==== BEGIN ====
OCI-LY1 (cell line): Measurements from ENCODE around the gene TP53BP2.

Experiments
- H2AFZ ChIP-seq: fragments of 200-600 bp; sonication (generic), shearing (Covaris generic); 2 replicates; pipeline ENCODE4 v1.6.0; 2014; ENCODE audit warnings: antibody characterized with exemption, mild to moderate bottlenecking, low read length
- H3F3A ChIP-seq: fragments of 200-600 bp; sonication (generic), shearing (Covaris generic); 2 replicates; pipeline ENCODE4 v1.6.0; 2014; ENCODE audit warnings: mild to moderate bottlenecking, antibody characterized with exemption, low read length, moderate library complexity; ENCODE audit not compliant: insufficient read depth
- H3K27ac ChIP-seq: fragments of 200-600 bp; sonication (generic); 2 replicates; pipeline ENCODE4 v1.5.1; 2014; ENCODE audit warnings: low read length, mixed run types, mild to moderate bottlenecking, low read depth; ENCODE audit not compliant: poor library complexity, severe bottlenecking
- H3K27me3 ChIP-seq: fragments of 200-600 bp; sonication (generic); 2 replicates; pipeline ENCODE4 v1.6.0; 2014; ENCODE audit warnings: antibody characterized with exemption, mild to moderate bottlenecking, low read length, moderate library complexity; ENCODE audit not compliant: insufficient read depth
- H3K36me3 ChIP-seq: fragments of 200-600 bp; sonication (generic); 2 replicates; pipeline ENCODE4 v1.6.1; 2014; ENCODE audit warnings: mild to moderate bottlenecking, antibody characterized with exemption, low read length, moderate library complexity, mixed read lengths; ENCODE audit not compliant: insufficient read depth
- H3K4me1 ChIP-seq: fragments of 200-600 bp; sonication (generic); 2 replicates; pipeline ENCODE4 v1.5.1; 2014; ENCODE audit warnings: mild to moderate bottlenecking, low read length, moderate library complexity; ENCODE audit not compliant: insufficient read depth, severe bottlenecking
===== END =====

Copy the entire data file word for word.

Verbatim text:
OCI-LY1 (cell line): Measurements from ENCODE around the gene TP53BP2.

Experiments
- H2AFZ ChIP-seq: fragments of 200-600 bp; sonication (generic), shearing (Covaris generic); 2 replicates; pipeline ENCODE4 v1.6.0; 2014; ENCODE audit warnings: antibody characterized with exemption, mild to moderate bottlenecking, low read length
- H3F3A ChIP-seq: fragments of 200-600 bp; sonication (generic), shearing (Covaris generic); 2 replicates; pipeline ENCODE4 v1.6.0; 2014; ENCODE audit warnings: mild to moderate bottlenecking, antibody characterized with exemption, low read length, moderate library complexity; ENCODE audit not compliant: insufficient read depth
- H3K27ac ChIP-seq: fragments of 200-600 bp; sonication (generic); 2 replicates; pipeline ENCODE4 v1.5.1; 2014; ENCODE audit warnings: low read length, mixed run types, mild to moderate bottlenecking, low read depth; ENCODE audit not compliant: poor library complexity, severe bottlenecking
- H3K27me3 ChIP-seq: fragments of 200-600 bp; sonication (generic); 2 replicates; pipeline ENCODE4 v1.6.0; 2014; ENCODE audit warnings: antibody characterized with exemption, mild to moderate bottlenecking, low read length, moderate library complexity; ENCODE audit not compliant: insufficient read depth
- H3K36me3 ChIP-seq: fragments of 200-600 bp; sonication (generic); 2 replicates; pipeline ENCODE4 v1.6.1; 2014; ENCODE audit warnings: mild to moderate bottlenecking, antibody characterized with exemption, low read length, moderate library complexity, mixed read lengths; ENCODE audit not compliant: insufficient read depth
- H3K4me1 ChIP-seq: fragments of 200-600 bp; sonication (generic); 2 replicates; pipeline ENCODE4 v1.5.1; 2014; ENCODE audit warnings: mild to moderate bottlenecking, low read length, moderate library complexity; ENCODE audit not compliant: insufficient read depth, severe bottlenecking